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American Diplomacy
Foreign Service Life

March 1997

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As our readers will note elsewhere in this issue of American Diplomacy, Roy M. Melbourne led an event-filled life as a U.S. Foreign Service officer from 1936 to 1971. Not least of those experiences, which he recounts in his autobiography, Conflict and Crises: A Foreign Service Story (1993), was his internment in Japan at the beginning of the United States's participation in the Second World War. When Japanese forces bombed Pearl Harbor at the end of 1941, Melbourne found himself assigned as the American vice consul at Kobe. The following excerpt from Conflict and Crises tells a tale which, while not your ordinary experience in a diplomatic career, nonetheless fully deserves to be included in the above-titled department of this journal.
~ Ed.

Conflict and Crises

Japan at War:
Kobe and the Exchange

by Roy M. Melbourne


 

H E    M O R N I N G    O F  December 8 (December 7 in the U.S.) was a Monday, and [British businessman] Colin Stanbury and I walked to the Shioya station on a warmish day. Colin in his customary style hailed the children with his "ohayo buchan" (Good morning, youngster), while the youngsters greeted him as "ohayo-san" (Mr. goodmorning).

I swung, as customary, into the consulate's rear entrance and found the Japanese employees huddled in the semi-gloom of drawn shades. Mr. Suzuki, in halting terms, said that war had started between Japan and America. Mary Ogawa, our receptionist and phone operator, confirmed this, and I raced upstairs to the consul's office to find [Consul] Arthur Tower and [Executive Officer] Jerry Warner in a quick huddle. Tower was staying in Jerry's house, both had heard radio news that morning of American installations in the Philippines being bombed, and had come prepared for the worst. Jerry had simply grabbed a tooth brush.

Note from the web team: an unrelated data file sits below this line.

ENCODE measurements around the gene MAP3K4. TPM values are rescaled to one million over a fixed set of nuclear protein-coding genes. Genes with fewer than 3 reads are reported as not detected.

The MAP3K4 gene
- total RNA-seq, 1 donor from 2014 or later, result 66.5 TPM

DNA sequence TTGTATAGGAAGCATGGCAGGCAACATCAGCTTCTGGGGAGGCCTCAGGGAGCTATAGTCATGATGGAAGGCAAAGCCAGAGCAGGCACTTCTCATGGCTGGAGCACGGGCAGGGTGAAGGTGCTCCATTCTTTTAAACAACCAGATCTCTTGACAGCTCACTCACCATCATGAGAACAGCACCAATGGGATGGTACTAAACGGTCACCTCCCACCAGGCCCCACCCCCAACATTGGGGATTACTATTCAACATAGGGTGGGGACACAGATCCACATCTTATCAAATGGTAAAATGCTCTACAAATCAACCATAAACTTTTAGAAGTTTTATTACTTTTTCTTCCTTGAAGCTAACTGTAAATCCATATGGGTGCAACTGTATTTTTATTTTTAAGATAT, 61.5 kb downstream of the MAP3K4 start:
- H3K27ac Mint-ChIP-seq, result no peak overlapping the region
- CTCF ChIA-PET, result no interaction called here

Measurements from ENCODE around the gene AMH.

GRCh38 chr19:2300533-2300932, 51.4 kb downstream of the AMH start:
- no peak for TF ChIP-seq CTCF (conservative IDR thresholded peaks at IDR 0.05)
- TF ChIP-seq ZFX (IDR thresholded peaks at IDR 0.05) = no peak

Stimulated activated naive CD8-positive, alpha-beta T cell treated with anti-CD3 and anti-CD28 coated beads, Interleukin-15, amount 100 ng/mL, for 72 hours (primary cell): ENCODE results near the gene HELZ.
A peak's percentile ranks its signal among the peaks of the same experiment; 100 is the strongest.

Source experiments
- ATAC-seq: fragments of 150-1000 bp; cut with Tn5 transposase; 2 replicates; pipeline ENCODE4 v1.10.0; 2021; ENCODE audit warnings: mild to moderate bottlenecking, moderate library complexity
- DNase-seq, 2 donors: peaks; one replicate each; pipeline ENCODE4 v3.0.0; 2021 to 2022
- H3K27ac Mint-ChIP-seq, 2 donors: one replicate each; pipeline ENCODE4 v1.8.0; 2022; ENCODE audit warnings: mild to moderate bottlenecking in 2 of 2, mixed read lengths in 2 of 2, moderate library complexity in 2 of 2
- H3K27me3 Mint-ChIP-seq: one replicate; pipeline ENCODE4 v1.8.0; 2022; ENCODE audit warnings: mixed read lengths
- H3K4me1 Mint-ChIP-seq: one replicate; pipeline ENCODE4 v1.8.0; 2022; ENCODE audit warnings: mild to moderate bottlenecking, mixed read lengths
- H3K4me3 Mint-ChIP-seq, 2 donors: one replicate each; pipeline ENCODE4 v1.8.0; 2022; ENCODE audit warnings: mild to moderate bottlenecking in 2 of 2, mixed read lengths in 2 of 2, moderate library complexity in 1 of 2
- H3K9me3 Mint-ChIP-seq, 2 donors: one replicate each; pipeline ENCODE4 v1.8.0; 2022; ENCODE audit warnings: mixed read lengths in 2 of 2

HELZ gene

We quickly organized. Arthur and Jerry took care of the fee stamps and passports to be destroyed or mutilated as well as office seals. I handled certain office seals and confidential visa files. By 9:00 a.m. we started the destruction, burning papers in several fireplaces and even in coal scuttles. The Treasury attache was similarly busy. Mary was on the alert to warn us when the police or military came. Some time later I learned that she had used ingenuity to forestall what would have been a premature descent by the gendarmerie. She had one phone call, from a commercial firm next door, complaining that the burned ashes of paper from the chimneys were coming in their windows!

 

I n Kobe I had affiliated with a Masonic lodge, and after monthly trips to Yokohama I received the thirty second degree. As lodge secretary one of my current actions was to place the large wooden box of lodge records in a filing cabinet among my personal papers. After the war, the reopened lodge was the only one whose records were intact.

I finished my portion of the destruction and had gone through my personal papers before I was told that the gendarmerie or kempi authorities had arrived. I locked the file cabinets in my area, and joined the others upstairs. This was about 11:00 a. m., two precious hours for needful steps, despite our earlier efforts to strip files and equipment to the minimum. It always takes longer than one might think. While I had been busy burning, Colin had come and left some traveler's checks, which he hoped I could pass to his mother in England. We shook hands and he left, shortly to be imprisoned, then interned with other foreigners, and finally freed.